Princess Lira is siren royalty and the most lethal of them all. With the hearts of seventeen princes in her collection, she is revered across the sea. Until a twist of fate forces her to kill one of her own. To punish her daughter, the Sea Queen transforms Lira into the one thing they loathe most—a human. Robbed of her song, Lira has until the winter solstice to deliver Prince Elian’s heart to the Sea Queen or remain a human forever.
The ocean is the only place Prince Elian calls home, even though he is heir to the most powerful kingdom in the world. Hunting sirens is more than an unsavory hobby—it’s his calling. When he rescues a drowning woman in the ocean, she’s more than what she appears. She promises to help him find the key to destroying all of sirenkind for good—But can he trust her? And just how many deals will Elian have to barter to eliminate mankind’s greatest enemy?
The Little Mermaid was my favourite movie as a child – I must have re-watched it a million times, often multiple times in a row to my parents’ chagrin. Even when I was younger, I loved Ursula and felt she was under-utilized (still waiting on a movie about her backstory) so when I heard that To Kill a Kingdom was about sea witches, knew that I had to give it a read.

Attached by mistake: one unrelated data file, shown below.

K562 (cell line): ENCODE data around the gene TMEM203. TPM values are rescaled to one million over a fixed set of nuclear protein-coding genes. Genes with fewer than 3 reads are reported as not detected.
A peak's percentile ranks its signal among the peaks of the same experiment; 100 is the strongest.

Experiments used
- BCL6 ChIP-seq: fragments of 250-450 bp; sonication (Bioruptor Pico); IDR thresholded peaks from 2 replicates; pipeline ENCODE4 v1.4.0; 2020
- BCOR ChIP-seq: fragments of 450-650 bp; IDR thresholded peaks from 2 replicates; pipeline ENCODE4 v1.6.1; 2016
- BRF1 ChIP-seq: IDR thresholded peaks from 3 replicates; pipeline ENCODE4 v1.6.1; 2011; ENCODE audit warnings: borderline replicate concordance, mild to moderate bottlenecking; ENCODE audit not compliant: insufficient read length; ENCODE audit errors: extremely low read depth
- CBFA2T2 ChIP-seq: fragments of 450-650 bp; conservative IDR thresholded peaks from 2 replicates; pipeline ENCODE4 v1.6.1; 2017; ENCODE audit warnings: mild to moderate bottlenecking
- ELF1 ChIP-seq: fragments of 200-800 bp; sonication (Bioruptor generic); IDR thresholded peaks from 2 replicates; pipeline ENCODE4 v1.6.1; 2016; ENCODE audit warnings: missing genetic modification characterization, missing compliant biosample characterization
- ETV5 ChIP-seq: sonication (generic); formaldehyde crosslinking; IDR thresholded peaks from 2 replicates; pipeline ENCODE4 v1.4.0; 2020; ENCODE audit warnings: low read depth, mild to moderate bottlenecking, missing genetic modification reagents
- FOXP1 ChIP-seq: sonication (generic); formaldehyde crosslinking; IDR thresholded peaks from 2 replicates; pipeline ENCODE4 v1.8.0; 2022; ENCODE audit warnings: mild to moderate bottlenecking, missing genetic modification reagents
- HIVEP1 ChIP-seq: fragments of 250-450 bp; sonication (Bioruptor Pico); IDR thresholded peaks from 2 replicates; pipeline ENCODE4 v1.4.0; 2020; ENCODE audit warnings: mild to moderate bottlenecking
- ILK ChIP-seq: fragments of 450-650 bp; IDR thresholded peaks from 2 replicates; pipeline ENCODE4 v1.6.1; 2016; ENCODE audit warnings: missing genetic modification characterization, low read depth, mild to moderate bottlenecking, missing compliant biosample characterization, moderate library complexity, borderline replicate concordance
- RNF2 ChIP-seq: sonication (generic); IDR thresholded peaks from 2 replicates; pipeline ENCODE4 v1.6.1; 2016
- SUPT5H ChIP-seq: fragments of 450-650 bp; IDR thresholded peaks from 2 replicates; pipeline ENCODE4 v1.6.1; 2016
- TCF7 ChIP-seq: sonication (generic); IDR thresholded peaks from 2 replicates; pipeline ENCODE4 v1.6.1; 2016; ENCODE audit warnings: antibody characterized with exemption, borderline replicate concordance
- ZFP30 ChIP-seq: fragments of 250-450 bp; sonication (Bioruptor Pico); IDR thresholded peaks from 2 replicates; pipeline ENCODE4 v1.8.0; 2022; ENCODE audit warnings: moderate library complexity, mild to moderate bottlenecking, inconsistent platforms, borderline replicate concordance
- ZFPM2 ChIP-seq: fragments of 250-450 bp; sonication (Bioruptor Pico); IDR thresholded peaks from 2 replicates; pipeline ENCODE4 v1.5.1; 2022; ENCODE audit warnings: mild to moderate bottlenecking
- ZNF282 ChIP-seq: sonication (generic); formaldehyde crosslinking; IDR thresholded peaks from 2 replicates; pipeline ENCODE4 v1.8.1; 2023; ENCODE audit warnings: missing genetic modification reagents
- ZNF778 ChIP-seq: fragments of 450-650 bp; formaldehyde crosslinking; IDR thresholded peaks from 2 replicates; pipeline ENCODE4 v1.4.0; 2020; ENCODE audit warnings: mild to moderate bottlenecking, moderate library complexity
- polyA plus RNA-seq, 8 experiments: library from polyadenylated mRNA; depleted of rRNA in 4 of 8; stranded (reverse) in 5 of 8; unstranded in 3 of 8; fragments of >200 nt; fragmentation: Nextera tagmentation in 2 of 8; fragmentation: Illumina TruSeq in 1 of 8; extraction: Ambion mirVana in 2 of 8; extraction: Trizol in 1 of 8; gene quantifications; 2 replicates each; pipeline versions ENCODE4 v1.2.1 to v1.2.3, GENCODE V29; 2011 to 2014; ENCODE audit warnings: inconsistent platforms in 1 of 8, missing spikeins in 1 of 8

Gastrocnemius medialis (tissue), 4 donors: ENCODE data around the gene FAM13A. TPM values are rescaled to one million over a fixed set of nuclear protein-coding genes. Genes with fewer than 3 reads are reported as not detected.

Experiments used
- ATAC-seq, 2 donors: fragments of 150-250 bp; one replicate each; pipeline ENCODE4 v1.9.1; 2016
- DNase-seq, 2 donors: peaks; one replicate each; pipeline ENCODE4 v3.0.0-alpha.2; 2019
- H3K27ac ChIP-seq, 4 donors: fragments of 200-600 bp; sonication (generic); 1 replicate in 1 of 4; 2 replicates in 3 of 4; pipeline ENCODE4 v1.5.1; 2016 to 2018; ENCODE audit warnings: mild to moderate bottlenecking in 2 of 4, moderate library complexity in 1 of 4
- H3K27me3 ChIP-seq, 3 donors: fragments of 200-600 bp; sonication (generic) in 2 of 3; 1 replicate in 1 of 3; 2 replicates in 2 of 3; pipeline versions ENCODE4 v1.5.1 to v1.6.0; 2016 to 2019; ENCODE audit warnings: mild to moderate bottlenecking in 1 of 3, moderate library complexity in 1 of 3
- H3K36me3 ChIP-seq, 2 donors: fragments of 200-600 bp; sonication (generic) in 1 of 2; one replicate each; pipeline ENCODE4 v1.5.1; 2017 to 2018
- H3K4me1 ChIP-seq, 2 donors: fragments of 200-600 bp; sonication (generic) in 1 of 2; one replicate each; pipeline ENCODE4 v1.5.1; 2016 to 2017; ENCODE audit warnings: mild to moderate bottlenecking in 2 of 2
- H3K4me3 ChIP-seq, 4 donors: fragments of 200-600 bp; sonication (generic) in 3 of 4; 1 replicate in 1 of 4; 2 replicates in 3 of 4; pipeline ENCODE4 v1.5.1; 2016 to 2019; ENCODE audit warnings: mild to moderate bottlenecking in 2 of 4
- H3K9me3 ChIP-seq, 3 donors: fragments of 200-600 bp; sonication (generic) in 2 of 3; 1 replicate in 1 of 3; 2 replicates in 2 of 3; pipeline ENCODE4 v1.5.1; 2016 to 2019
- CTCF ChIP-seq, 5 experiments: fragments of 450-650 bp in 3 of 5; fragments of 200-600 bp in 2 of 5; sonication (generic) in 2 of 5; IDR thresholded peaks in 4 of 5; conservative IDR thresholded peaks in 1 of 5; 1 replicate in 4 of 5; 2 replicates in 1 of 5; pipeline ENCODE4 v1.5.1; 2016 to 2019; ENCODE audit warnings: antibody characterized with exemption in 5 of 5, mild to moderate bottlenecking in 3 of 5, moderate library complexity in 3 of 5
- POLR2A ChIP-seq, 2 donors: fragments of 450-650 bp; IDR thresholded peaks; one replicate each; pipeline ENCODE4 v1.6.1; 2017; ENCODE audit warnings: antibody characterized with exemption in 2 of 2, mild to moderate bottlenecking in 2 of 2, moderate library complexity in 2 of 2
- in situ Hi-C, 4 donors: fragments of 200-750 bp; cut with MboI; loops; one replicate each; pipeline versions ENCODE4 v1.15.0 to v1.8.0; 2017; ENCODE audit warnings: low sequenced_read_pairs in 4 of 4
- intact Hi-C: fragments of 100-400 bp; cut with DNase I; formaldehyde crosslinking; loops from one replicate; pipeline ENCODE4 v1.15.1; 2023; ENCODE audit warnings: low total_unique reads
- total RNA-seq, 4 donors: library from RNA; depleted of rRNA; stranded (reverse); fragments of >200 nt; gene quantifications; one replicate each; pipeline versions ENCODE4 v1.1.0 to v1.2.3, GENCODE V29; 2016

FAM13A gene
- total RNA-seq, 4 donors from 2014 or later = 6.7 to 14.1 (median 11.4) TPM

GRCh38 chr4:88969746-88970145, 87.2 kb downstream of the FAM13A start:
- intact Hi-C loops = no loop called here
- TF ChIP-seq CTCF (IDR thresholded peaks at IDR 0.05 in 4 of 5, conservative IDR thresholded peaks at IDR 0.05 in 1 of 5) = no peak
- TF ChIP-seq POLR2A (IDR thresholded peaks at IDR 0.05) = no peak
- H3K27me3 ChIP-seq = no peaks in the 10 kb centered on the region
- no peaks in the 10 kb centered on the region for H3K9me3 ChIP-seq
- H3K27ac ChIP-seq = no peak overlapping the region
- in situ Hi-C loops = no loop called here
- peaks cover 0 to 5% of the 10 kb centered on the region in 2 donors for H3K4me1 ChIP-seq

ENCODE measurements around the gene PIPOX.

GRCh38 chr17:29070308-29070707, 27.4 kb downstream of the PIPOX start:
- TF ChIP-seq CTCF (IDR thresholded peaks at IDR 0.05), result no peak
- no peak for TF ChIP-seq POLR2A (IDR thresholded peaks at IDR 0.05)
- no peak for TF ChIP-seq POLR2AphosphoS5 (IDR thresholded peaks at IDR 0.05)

After only a couple of chapters, I found myself completely captivated by To Kill a Kingdom. The idea of sirens (literally) stealing mens’ hearts when luring them to my death was intriguing – especially for YA, where I’ve grown used to dark premises being watered down – and I’m pleased to say that the sirens were just as murderous as advertised. And Christo doesn’t shy away from character deaths, complete with vivid fight scenes and a surprising amount of gore. To say that the stakes increased with each chapter is nothing short of an understatement, leading me to devour To Kill a Kingdom in a single sitting.
The characters were also well-fleshed out, with compelling backstories and motivations. I appreciated how To Kill a Kingdom took a predictable formula (forbidden love/enemies-to-lovers) yet made it feel fresh and new: the inevitable slow-burn romance, complete with enough chemistry and banter to melt my icy heart, had me rooting for Lira and Elian to overcome the seemingly insurmountable obstacles that stood between them. That said, there was also an incredibly large part of me that wanted Lira to succeed in her mission which just goes to show how consistent the characters’ motivations were, even in the face of ~love~.
Overall, To Kill a Kingdom was a wonderfully-executed, dark, and addictive read. If Christo were to revisit this world, I would pick up a sequel without hesitation (which is high praise coming from someone who suffers from series fatigue).